995. Granite Chief (08/15/15)
Hikers (14): Arlene, Chen, Jackie, Jeff V, John, Keung, Kevin, Nagendra, Sabine, Sarah, Sarbinder, Sophie, Steve, Tiffany
Distance: 7 miles
Rating: 3 difficulty, 9 beauty
Park info: Granite Chief Wilderness in Squaw Valley
Write-up by Steve -- Pictures by Keung and Steve
Every once in a while we venture out of town for some bigger mountains. This time was to the west side of Lake Tahoe for 9k ft Granite Chief. As a bonus for the intrepid, two more peaks lay cross-country beyond Granite Chief. A different bonus was available for the weak and cheap: the option of taking the gondola down for free ($39 RT otherwise).
Everyone was at the trailhead on-time for the 8:45am start, which is no small feat considering how far we all were from the Bay Area. I hadn't brought any maps (because I couldn't find any good maps on-line), so we needed to stick together up to Granite Chief. . .
1, 2, 3. . .INCH!
After not too long, Sarbinder zipped by while I was doing a geocache, so I asked him to wait up at the junction with the Pacific Crest Trail. Other than that, it was just up, up, up to the junction, although I did see Keung spinning around on a rock platform at one point.
It was getting a little warm, but not too bad. Up at the PCT junction, we chatted with other hikers coming through. Once everyone was there, we set off for the unmarked use trail up to Granite Chief.
Although the next junction wasn't too far away, the wait time was almost as long. During that time, we discussed which trail to take to get to the gondola on the way back. We could see there was a use trail which avoided going up and over an intermediate peak, and it was good we discussed it because people would be coming back at vastly different times. . .
Now it was just another long push to get to the summit. There was a good use trail up, as long as you knew were it started, so route finding wasn't an issue after we got going. Soon we were all on top of Placer County's most topologically prominent point. Hooray!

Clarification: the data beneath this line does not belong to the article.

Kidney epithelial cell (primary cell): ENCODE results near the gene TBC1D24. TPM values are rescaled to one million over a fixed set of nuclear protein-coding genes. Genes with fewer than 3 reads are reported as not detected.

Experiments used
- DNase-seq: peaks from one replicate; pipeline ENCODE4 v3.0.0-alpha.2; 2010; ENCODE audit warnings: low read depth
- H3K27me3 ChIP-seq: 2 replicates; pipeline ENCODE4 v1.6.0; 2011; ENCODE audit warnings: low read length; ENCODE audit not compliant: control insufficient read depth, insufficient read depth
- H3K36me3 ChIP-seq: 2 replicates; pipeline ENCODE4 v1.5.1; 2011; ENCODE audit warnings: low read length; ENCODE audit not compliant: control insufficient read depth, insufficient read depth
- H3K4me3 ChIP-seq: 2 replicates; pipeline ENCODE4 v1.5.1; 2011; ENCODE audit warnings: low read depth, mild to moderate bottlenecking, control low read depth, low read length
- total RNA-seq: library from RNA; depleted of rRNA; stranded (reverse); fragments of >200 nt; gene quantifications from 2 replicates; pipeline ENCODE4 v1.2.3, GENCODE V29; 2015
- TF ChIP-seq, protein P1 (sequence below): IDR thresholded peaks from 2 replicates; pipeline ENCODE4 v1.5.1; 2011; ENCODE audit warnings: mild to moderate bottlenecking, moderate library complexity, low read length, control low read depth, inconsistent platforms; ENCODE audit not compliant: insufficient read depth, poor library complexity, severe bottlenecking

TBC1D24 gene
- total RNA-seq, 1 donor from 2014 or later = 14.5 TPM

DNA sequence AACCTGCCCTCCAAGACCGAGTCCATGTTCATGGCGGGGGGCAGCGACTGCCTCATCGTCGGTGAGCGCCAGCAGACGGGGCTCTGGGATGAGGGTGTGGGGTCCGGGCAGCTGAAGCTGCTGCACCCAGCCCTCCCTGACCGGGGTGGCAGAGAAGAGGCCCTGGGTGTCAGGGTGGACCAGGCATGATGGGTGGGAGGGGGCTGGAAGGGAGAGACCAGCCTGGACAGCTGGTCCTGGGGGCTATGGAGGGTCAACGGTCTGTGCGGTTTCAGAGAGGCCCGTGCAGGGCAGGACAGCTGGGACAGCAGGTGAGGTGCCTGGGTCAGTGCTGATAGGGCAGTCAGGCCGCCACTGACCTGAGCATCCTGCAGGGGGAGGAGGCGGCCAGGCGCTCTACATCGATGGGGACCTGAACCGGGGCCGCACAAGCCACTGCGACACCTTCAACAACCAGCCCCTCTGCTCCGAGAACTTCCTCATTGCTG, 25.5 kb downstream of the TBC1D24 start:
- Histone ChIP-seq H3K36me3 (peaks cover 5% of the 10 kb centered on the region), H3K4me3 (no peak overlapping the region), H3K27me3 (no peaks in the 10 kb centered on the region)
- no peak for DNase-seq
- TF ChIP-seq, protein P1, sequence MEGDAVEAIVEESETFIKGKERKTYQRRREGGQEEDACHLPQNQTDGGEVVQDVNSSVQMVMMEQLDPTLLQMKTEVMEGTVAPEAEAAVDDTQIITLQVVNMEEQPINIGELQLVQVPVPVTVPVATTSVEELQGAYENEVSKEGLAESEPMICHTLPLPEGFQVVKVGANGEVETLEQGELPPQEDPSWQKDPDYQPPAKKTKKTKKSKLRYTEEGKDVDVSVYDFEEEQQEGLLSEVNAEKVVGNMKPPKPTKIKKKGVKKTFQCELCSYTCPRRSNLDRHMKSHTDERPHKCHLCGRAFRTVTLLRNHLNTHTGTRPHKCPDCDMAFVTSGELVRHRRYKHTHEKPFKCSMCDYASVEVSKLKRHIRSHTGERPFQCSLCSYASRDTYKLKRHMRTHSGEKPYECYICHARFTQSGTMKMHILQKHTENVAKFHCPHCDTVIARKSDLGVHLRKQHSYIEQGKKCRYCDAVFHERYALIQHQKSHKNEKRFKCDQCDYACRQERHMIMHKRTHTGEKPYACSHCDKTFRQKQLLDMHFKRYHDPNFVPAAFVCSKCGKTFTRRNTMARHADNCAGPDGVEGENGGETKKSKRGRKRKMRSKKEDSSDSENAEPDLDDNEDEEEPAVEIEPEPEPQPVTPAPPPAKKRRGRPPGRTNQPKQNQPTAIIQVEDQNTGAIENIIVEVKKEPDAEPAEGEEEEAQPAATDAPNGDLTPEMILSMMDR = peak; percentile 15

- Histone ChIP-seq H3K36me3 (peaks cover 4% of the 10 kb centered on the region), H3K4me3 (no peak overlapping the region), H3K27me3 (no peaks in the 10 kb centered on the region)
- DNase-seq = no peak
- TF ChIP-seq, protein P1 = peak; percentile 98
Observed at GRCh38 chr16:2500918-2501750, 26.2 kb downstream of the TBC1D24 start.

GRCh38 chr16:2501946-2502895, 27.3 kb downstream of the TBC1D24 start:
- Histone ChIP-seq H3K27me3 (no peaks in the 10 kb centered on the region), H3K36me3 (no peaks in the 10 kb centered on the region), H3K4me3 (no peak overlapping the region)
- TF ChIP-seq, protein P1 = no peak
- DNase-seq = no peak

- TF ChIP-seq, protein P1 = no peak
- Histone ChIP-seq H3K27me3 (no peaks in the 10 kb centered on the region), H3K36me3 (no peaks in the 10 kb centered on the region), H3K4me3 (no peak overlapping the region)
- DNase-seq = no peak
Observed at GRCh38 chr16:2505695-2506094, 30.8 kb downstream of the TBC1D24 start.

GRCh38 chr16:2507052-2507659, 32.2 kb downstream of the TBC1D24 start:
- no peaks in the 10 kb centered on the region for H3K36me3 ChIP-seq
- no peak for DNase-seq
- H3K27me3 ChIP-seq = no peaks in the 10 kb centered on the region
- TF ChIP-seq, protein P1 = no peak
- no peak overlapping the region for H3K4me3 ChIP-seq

Arlene, Chen, Kevin, Nagendra, Jackie, Sarah, and Tiffany headed back from here (I think). The rest headed off for Needle Peak.
After a rocky decent, we regrouped at the saddle before the rather imposing Needle Peak. Sarbinder and John decided to bail here, going cross-country down to the connector trail below us which we knew was there, but could no longer see. I'd learn later that Sarbinder was the only person who hiked all the way back (i.e. skipped the gondola ride). He knew he'd have to wait for his wife either way, so he got to enjoy the hike down to Squaw Valley via Shirley Lake. Not a bad trade-off.
Now we were down to five, and we continued on to Needle Peak. I knew there was a false summit it between, so took a round-about way to avoid the rocks. This didn't save much, but I ended up at the next waiting point well before everyone else. I snapped a picture of Keung taking a picture of Needle Peak while everyone else came down the intermediate peak. . .
We skirted the front approach, opting to loop around the left. Keung took a more direct approach. I started up much too soon and climbed a sketchy cliff only to see Sabine (who'd done the hike before) coming up a gentle slope to my left toward the real crux of the needle. We took various routes up from there--they all worked just fine. Keung was already there snapping pictures when I got up. We touched the summit marker, checked out the views, and headed off for Lyon Peak.
Keung wanted to take a different route down from Needle Peak. The rest of us went down more or less the way we came up. After getting down from Needle Peak, the route to the Lyon Peak was relatively straightforward: go left around the intervening peak and head on up. That's exactly what I did, and was at the summit in no time. After seeing Keung's pictures, I noticed people had somehow ended up on the right side of the ridge and crossed over. That explained why I was able to bag the summit, find a geocache (FTF!), and take all my pictures before anyone showed up. We hung around here for longer than normal (for INCH) before setting off.